World Cup of Music June 22

Final Games; Groups A & B

Review of Matches June 21; The games continue to get better despite bad weather and referees. Portugal swept past a tired North Korea, no Motherland love for them then, but with 7 goals this time. Portugal’s intelligent movement suggests they are ready for Brasil. Chile Switzerland was immense, despite a fussy school teacher of a ref, with non-stop Chile passing their way around the well organised mountains of  Switzerland; probably the best coached team of the tournament. It must have been a Chile Sunday Fondue after all. With France seemingly on their way out, in disgrace as always with Domenech, and the Latins taking over, with both Uruguay and Argentina playing today, we must select Last Tango in Paris as todays Theme Tune. Written in Paris for the Bertolucci film, by Argentinian jazz exile Gato Barbieri, Gotan Project (who have a World Cup remix competition) recently revitalised this and play a great live version. Last Tango in Paris;

Preview of Final Group A Games; Potentially two extra-ordinary matches might happen to settle group A; except. Mexico and Uruguay both qualify if they draw, which doesn’t make your blood run with excitement does it? However South Africa and France both seek redemption win a win, which if gained with sufficient goals gives one of them a chance to qualify if either Uruguay or Mexico win. I actually think South Africa will perform the best but  Uruguay and Mexico will go through.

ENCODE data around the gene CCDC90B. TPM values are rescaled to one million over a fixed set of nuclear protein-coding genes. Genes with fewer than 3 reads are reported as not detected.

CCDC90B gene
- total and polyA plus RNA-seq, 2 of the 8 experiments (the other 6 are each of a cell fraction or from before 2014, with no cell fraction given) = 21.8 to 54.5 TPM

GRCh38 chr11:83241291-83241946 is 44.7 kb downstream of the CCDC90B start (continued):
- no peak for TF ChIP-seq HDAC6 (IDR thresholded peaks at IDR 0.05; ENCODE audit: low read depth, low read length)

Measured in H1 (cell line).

Mexico; At last a real footballing song! Cielito Lindo is the Mexican football song. Written in 1882 it has been used in many forms and in many contexts as a sing-along Mariachi tune. I am sure you will recognise it once you hear it here. These are the Mariachi Vargas performingin Japan with their version of Ay yai yai yai! Cielito Lindo;

Uruguay; I’ve really enjoyed discovering the music of Uruguay, Montevideo, candombe and it’s overlaps with Argentina, but then I love Nuevo Tango. The key figure in the development of twentieth century tango in Argentina is the Uruguayan Carlos Gardel. Here he is, in a great recording from the forties, singing a Milonga, Milonga Sentimental;

France; I remember going into a French cafe near Angouleme in the early 70s which had a singles jukebox and only being able to find two songs worth playing. Since then however modern French music, stimulated by the Bretons and Magma, has over time developed tremendously thanks to Jacques Chirac’s radio rule, with many great artists emerging, but given the context we are going with Nouvelle Vague with their sadly appropriate Renouveau de la chanson française Love Will Tear Us Apart;

South Africa; Sadly this could be the Rainbow Nation’s last game in the World Cup so this is probably the last choice of music from their that we can share. Fortunately, thanks to my friend in South Africa Hilda Kruger, it is great music by BLK JKS, with a video starting with football from Soweto made by DANKtv.com giving us a real feel for the country. Great mash-up of musical styles too (except for the look at me guitar solo guys). So here are BLK JKS & Molalatladi;